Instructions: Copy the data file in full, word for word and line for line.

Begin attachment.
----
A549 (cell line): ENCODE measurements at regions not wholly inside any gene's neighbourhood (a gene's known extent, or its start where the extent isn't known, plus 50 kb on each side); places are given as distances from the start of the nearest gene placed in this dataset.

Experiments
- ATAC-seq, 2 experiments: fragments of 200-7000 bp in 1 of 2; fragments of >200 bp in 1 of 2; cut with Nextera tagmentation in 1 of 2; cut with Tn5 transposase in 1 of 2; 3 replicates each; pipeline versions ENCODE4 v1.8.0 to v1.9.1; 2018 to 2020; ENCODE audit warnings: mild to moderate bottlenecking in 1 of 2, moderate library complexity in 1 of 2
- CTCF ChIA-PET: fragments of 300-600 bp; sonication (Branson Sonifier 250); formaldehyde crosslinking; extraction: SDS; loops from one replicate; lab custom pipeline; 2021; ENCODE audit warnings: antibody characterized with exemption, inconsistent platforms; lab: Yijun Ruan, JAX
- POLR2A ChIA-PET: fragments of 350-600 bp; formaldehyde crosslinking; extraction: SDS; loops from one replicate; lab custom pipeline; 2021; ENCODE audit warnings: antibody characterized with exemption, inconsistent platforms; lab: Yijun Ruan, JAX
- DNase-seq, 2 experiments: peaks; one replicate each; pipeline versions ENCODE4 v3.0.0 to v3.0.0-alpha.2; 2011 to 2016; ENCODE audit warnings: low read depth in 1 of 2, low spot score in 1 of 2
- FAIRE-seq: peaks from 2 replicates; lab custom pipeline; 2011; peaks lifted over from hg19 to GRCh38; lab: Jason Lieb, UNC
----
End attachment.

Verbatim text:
A549 (cell line): ENCODE measurements at regions not wholly inside any gene's neighbourhood (a gene's known extent, or its start where the extent isn't known, plus 50 kb on each side); places are given as distances from the start of the nearest gene placed in this dataset.

Experiments
- ATAC-seq, 2 experiments: fragments of 200-7000 bp in 1 of 2; fragments of >200 bp in 1 of 2; cut with Nextera tagmentation in 1 of 2; cut with Tn5 transposase in 1 of 2; 3 replicates each; pipeline versions ENCODE4 v1.8.0 to v1.9.1; 2018 to 2020; ENCODE audit warnings: mild to moderate bottlenecking in 1 of 2, moderate library complexity in 1 of 2
- CTCF ChIA-PET: fragments of 300-600 bp; sonication (Branson Sonifier 250); formaldehyde crosslinking; extraction: SDS; loops from one replicate; lab custom pipeline; 2021; ENCODE audit warnings: antibody characterized with exemption, inconsistent platforms; lab: Yijun Ruan, JAX
- POLR2A ChIA-PET: fragments of 350-600 bp; formaldehyde crosslinking; extraction: SDS; loops from one replicate; lab custom pipeline; 2021; ENCODE audit warnings: antibody characterized with exemption, inconsistent platforms; lab: Yijun Ruan, JAX
- DNase-seq, 2 experiments: peaks; one replicate each; pipeline versions ENCODE4 v3.0.0 to v3.0.0-alpha.2; 2011 to 2016; ENCODE audit warnings: low read depth in 1 of 2, low spot score in 1 of 2
- FAIRE-seq: peaks from 2 replicates; lab custom pipeline; 2011; peaks lifted over from hg19 to GRCh38; lab: Jason Lieb, UNC